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Accounting technology: stress reliever or pain in the neck?

by uma


With pressure of recession and the threat of burnout at an all-time high, selecting the right accounting automation is vital to enhancing employee retention and job satisfaction.

By Adam Zoucha, MD EMEA, FloQast

At the moment, it feels as though every fresh government comes with its own unique form of economic chaos. And with governments currently arriving like the proverbial buses, that spells a period of extreme pressure for finance professionals, in particular. 

The word ‘recession’ is seldom absent from the broadsheets’ money pages these days, and for accountants that can only mean one thing: having to do more with less, under much greater pressure. Senior management will be watching the numbers with even greater focus than usual. The close process will be more urgently awaited. And staff shortages will most likely be worsened by hiring freezes – or, in some cases, redundancy. 

It’s not a particularly rosy outlook. Finance teams will understandably be looking for ways to lighten the load, and in many cases, that will involve leaning into the ever-evolving world of accounting software. In the last couple of decades, the tools available to accountants have grown increasingly sophisticated and automated, and organisations are faced with a myriad  of platforms and solutions, all promising to be the silver bullet.

Three types of relationship with technology

But are these technology systems actually helping? Our research, Controller’s Guidebook: Is Your Relationship with Technology a Solution to Burnout or a Source of Stress? gives a pretty mixed picture. Far from always getting a net benefit from their tech stack, we found that accountants broadly have one of three types of relationship with their software. 

First, the worst: adversarial, when technology is seen as a hindrance rather than a help. Then, slightly better: routine, when tech is just sort of…there. It does the job it’s asked to but doesn’t improve the accountant’s life. And finally, the best: synergistic, when technology is a true partner and asset.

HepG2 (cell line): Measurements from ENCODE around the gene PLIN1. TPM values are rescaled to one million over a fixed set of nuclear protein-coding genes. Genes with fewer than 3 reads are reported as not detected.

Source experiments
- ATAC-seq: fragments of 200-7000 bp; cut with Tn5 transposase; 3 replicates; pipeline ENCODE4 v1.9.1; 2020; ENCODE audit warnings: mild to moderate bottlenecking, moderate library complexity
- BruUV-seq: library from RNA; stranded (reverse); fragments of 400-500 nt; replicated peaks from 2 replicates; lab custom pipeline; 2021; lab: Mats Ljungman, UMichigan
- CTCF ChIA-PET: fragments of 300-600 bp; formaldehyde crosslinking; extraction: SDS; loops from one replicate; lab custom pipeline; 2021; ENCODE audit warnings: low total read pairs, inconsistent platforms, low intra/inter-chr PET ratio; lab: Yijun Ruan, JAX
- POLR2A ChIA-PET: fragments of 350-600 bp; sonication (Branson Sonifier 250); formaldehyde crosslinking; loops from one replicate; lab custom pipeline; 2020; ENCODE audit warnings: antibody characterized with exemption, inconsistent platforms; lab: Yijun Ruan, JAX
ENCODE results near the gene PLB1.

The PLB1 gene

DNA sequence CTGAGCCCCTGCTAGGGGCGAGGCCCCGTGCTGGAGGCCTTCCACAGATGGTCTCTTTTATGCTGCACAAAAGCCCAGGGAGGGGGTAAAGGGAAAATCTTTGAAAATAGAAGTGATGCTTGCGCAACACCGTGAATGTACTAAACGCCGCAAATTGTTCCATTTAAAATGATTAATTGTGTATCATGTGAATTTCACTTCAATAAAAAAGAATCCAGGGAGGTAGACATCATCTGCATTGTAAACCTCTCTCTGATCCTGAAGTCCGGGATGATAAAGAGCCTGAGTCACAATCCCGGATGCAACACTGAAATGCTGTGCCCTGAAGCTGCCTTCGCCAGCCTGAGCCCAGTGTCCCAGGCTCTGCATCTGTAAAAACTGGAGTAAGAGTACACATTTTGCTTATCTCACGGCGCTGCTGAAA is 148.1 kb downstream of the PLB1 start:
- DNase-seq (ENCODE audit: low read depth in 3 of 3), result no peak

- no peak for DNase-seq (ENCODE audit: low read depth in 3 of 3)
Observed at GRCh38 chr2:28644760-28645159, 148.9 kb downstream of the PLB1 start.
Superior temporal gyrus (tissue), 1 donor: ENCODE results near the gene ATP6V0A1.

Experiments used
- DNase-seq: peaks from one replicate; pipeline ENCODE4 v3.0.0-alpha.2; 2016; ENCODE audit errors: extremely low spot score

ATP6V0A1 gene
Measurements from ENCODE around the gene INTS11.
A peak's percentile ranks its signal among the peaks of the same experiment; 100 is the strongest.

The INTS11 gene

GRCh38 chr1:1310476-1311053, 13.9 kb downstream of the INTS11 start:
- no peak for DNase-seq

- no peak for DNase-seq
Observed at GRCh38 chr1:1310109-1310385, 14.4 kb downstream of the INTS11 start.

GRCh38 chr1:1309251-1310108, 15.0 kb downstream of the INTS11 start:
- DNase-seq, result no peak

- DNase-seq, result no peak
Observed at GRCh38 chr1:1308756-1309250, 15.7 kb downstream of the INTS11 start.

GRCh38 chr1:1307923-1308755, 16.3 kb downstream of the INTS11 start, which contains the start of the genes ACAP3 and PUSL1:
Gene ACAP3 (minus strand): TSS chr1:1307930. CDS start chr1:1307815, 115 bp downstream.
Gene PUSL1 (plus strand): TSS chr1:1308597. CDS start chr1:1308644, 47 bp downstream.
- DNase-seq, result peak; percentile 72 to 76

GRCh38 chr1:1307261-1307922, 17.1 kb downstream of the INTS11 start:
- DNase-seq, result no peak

Only 36% of the accountants surveyed enjoy a synergistic relationship with their technology. A majority characterise their relationship as routine (29%) and adversarial (35%). 

We wrote our latest Controller’s Guidebook white paper, in partnership with the University of Georgia Consumer Analytics Program, based on the perspectives of 217 accounting and finance professionals. Those respondents varied in title, tenure, company size, and IPO status, as well as the various reasons they entered the profession, the characteristics of their job and company, the tools and training they had received, and psychographic and demographic characteristics.  

Battling burnout

Whatever their background, across the board we found that accountants’ experience of technology had one major impact: It affected their stress levels, and particularly, their chance of experiencing burnout. In other words, some accountants are being driven to the edge faster by their tech – and others are thriving because their software isn’t just functional, but intelligent and helpful.

To put that into numbers, 38% of accounting professionals with a synergistic technology relationship have a low level of burnout, compared to 17% of those with a routine relationship and 7% of those with an adversarial relationship. The relationship an accounting professional has with their technology can play an essential role in managing burnout and avoiding its consequences, such as staffing turnover or on-the-job errors, for the professional and the organisation.